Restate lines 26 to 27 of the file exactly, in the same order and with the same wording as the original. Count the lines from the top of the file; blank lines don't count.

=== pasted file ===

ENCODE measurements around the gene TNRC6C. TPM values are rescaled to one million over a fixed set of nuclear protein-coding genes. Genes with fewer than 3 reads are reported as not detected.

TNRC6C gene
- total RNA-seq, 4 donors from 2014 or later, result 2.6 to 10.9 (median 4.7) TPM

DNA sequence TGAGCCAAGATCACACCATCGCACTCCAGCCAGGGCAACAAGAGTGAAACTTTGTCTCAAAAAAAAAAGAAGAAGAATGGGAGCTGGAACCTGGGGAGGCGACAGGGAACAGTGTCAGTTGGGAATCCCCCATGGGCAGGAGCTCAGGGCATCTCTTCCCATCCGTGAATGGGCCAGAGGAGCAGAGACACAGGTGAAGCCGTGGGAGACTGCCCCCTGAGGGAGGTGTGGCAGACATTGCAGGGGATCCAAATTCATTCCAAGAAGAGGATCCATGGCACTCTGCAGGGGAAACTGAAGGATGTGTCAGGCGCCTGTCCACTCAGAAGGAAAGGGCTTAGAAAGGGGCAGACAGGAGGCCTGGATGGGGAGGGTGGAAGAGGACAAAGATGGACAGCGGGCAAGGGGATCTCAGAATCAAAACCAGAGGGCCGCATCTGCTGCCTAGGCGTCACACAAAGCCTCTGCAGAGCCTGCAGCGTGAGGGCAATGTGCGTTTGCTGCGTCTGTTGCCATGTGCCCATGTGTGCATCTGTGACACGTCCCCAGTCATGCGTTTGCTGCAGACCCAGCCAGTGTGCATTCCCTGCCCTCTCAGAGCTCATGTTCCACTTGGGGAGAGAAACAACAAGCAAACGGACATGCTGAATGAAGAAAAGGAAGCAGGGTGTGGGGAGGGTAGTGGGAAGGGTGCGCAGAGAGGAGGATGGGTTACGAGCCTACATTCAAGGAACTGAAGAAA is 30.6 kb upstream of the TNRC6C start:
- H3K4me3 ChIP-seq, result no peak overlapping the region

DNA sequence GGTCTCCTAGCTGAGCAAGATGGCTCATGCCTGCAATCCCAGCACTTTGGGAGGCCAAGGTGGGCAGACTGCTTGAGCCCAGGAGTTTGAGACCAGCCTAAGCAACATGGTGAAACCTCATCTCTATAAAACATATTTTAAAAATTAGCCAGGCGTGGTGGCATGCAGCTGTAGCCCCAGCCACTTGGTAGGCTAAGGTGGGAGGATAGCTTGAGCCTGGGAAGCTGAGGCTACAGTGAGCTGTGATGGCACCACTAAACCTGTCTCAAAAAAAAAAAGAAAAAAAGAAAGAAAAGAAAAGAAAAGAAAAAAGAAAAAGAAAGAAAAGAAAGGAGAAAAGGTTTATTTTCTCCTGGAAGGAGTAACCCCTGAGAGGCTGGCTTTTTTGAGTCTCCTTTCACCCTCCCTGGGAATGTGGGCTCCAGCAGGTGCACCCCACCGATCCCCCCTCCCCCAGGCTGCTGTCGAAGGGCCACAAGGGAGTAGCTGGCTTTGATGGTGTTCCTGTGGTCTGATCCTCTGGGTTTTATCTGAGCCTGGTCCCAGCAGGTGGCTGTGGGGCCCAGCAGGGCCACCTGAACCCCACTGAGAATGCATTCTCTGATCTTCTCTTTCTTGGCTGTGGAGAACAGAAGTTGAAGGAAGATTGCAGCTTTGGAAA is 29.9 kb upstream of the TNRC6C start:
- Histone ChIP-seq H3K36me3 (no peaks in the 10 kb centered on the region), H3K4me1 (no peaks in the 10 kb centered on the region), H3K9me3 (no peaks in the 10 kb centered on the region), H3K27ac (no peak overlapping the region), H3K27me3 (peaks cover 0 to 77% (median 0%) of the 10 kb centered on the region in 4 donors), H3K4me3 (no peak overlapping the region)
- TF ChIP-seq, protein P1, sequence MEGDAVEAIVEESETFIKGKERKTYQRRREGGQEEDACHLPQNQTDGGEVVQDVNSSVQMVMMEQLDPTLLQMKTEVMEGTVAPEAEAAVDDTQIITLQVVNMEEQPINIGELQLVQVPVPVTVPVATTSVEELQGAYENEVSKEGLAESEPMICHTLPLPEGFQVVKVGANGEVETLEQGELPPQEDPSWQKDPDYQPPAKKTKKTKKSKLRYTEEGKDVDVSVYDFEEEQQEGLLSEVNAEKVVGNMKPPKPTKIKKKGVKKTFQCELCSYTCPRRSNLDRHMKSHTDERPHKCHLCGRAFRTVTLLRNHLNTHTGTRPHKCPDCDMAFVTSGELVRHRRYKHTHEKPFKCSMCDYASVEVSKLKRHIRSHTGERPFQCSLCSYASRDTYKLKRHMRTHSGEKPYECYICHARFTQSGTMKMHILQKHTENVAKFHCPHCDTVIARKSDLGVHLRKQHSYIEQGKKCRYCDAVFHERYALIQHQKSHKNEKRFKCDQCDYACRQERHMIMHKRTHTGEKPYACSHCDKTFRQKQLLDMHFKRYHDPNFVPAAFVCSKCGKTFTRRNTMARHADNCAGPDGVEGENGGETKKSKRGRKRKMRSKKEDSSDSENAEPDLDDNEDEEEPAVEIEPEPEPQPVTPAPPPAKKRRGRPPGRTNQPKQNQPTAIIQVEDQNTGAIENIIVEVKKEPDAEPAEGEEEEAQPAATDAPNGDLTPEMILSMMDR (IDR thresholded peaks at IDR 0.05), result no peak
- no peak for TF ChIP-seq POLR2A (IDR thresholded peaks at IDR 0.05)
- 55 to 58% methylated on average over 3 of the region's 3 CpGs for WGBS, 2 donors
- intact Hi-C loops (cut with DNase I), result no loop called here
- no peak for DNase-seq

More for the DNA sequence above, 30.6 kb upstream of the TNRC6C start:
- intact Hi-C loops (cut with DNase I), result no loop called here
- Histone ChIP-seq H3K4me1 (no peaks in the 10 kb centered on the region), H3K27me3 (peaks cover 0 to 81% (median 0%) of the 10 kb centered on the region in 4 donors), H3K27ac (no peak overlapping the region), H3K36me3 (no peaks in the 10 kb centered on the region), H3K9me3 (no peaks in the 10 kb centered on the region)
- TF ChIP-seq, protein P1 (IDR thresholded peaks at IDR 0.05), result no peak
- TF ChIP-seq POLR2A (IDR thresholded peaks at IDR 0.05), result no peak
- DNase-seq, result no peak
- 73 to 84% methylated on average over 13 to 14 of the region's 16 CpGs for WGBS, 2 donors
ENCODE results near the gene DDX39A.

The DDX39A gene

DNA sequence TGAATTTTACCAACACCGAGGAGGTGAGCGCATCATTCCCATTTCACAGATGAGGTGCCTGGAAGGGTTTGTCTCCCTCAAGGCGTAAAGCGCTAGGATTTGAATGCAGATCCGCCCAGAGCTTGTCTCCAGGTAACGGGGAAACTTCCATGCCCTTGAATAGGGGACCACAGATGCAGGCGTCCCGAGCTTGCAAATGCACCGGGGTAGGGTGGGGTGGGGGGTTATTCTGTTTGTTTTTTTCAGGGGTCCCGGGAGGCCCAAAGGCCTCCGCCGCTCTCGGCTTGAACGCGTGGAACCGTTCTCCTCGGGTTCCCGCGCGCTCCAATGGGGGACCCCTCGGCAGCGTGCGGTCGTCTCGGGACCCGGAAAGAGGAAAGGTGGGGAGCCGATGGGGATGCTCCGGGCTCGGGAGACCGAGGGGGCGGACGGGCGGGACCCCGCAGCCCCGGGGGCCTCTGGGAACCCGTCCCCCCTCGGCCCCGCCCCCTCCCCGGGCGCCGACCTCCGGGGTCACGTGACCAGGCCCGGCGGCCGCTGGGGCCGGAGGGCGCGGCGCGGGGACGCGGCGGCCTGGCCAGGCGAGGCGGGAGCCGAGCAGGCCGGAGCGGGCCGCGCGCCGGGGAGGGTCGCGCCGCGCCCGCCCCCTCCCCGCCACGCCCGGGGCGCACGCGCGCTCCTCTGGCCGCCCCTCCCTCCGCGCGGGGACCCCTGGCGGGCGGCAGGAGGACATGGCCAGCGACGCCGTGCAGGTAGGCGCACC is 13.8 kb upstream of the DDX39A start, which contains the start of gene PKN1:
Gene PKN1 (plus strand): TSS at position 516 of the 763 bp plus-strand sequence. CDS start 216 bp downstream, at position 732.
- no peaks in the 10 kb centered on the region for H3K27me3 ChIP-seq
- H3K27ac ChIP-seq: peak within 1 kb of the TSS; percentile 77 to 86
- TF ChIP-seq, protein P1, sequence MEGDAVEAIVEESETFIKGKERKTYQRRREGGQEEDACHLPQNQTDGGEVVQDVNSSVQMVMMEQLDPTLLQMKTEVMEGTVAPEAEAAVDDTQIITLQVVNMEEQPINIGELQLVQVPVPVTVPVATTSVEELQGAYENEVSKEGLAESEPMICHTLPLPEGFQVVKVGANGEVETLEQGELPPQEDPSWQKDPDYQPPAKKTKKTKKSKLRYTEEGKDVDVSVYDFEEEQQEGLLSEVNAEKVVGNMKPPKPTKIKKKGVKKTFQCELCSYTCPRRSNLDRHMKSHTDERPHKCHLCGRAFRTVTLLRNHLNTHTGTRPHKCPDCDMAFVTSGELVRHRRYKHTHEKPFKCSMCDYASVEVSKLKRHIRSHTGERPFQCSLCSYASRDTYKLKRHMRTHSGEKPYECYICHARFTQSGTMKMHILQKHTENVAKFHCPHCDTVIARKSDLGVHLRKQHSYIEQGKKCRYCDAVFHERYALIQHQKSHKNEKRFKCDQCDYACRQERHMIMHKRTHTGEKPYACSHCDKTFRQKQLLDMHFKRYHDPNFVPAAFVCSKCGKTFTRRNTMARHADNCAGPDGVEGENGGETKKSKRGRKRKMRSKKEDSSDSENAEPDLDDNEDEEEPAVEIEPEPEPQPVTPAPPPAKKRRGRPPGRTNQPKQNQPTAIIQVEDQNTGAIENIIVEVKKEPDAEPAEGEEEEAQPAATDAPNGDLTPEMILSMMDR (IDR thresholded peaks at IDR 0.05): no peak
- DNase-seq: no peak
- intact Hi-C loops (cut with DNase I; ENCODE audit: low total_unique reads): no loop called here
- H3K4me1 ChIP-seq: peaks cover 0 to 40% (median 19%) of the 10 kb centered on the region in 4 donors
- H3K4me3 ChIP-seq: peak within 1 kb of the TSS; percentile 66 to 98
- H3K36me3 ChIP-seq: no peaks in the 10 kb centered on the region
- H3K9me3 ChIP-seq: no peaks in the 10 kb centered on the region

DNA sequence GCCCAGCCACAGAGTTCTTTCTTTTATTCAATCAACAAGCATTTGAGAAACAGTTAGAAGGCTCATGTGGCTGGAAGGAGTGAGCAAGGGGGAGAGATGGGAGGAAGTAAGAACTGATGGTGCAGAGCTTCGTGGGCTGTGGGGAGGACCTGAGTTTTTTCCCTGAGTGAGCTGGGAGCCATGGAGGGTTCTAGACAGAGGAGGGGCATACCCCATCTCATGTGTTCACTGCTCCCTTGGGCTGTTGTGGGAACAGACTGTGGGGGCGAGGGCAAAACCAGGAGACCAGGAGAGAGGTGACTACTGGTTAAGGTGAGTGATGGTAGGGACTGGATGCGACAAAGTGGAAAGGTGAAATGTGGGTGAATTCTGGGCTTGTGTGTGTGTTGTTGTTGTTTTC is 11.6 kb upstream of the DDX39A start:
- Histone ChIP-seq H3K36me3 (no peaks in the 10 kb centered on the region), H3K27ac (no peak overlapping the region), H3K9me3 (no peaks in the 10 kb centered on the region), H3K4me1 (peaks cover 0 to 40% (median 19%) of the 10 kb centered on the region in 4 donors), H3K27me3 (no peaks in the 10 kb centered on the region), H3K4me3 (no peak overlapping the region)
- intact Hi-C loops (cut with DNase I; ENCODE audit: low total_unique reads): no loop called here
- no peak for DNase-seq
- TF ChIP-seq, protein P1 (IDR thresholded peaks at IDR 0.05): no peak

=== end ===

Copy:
- TF ChIP-seq, protein P1, sequence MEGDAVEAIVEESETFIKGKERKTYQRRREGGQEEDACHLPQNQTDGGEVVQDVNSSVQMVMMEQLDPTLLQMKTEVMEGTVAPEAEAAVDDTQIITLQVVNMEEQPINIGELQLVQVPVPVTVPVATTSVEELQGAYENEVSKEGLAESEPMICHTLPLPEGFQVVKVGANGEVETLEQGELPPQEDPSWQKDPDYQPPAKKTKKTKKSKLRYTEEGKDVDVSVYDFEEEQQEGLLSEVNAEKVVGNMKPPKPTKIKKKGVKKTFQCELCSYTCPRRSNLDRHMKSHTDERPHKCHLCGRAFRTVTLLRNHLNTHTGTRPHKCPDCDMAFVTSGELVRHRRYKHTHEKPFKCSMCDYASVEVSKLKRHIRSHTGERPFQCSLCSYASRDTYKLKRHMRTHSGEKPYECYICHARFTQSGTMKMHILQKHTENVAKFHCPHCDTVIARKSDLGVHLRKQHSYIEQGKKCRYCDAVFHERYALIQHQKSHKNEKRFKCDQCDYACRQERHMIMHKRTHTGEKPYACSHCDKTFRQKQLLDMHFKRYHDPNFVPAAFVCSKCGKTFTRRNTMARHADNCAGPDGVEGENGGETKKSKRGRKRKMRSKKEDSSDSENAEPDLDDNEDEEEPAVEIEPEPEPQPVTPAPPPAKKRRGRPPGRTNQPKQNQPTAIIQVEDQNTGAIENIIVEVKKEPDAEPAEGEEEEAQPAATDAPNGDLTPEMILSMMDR (IDR thresholded peaks at IDR 0.05): no peak
- DNase-seq: no peak